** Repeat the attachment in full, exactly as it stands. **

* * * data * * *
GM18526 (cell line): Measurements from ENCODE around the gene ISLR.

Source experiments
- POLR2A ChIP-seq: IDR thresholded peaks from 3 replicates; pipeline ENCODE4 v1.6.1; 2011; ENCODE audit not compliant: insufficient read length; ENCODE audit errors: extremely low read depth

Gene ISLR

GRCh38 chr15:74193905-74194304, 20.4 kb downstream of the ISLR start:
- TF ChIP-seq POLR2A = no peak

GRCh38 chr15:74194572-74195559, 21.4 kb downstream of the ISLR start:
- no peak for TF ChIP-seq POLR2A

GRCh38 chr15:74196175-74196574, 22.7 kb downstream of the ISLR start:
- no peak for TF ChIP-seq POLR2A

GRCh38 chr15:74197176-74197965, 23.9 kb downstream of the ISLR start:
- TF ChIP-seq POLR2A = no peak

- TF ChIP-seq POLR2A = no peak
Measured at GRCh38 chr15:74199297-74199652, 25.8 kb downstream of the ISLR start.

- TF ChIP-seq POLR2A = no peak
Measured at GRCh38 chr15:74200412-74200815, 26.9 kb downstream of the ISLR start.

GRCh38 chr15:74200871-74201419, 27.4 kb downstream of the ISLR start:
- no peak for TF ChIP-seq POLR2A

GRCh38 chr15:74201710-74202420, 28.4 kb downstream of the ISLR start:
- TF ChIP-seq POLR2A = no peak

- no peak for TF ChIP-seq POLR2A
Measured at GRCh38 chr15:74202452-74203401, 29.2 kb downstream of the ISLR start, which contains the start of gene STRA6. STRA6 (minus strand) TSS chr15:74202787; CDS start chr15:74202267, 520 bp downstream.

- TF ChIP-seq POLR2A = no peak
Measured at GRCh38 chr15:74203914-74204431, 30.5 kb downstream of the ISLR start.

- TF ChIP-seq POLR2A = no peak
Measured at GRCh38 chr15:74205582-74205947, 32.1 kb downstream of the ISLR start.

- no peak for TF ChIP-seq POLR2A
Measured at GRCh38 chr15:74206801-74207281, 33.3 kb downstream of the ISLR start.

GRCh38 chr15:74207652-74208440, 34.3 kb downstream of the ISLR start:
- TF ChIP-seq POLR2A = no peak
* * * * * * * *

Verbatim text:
GM18526 (cell line): Measurements from ENCODE around the gene ISLR.

Source experiments
- POLR2A ChIP-seq: IDR thresholded peaks from 3 replicates; pipeline ENCODE4 v1.6.1; 2011; ENCODE audit not compliant: insufficient read length; ENCODE audit errors: extremely low read depth

Gene ISLR

GRCh38 chr15:74193905-74194304, 20.4 kb downstream of the ISLR start:
- TF ChIP-seq POLR2A = no peak

GRCh38 chr15:74194572-74195559, 21.4 kb downstream of the ISLR start:
- no peak for TF ChIP-seq POLR2A

GRCh38 chr15:74196175-74196574, 22.7 kb downstream of the ISLR start:
- no peak for TF ChIP-seq POLR2A

GRCh38 chr15:74197176-74197965, 23.9 kb downstream of the ISLR start:
- TF ChIP-seq POLR2A = no peak

- TF ChIP-seq POLR2A = no peak
Measured at GRCh38 chr15:74199297-74199652, 25.8 kb downstream of the ISLR start.

- TF ChIP-seq POLR2A = no peak
Measured at GRCh38 chr15:74200412-74200815, 26.9 kb downstream of the ISLR start.

GRCh38 chr15:74200871-74201419, 27.4 kb downstream of the ISLR start:
- no peak for TF ChIP-seq POLR2A

GRCh38 chr15:74201710-74202420, 28.4 kb downstream of the ISLR start:
- TF ChIP-seq POLR2A = no peak

- no peak for TF ChIP-seq POLR2A
Measured at GRCh38 chr15:74202452-74203401, 29.2 kb downstream of the ISLR start, which contains the start of gene STRA6. STRA6 (minus strand) TSS chr15:74202787; CDS start chr15:74202267, 520 bp downstream.

- TF ChIP-seq POLR2A = no peak
Measured at GRCh38 chr15:74203914-74204431, 30.5 kb downstream of the ISLR start.

- TF ChIP-seq POLR2A = no peak
Measured at GRCh38 chr15:74205582-74205947, 32.1 kb downstream of the ISLR start.

- no peak for TF ChIP-seq POLR2A
Measured at GRCh38 chr15:74206801-74207281, 33.3 kb downstream of the ISLR start.

GRCh38 chr15:74207652-74208440, 34.3 kb downstream of the ISLR start:
- TF ChIP-seq POLR2A = no peak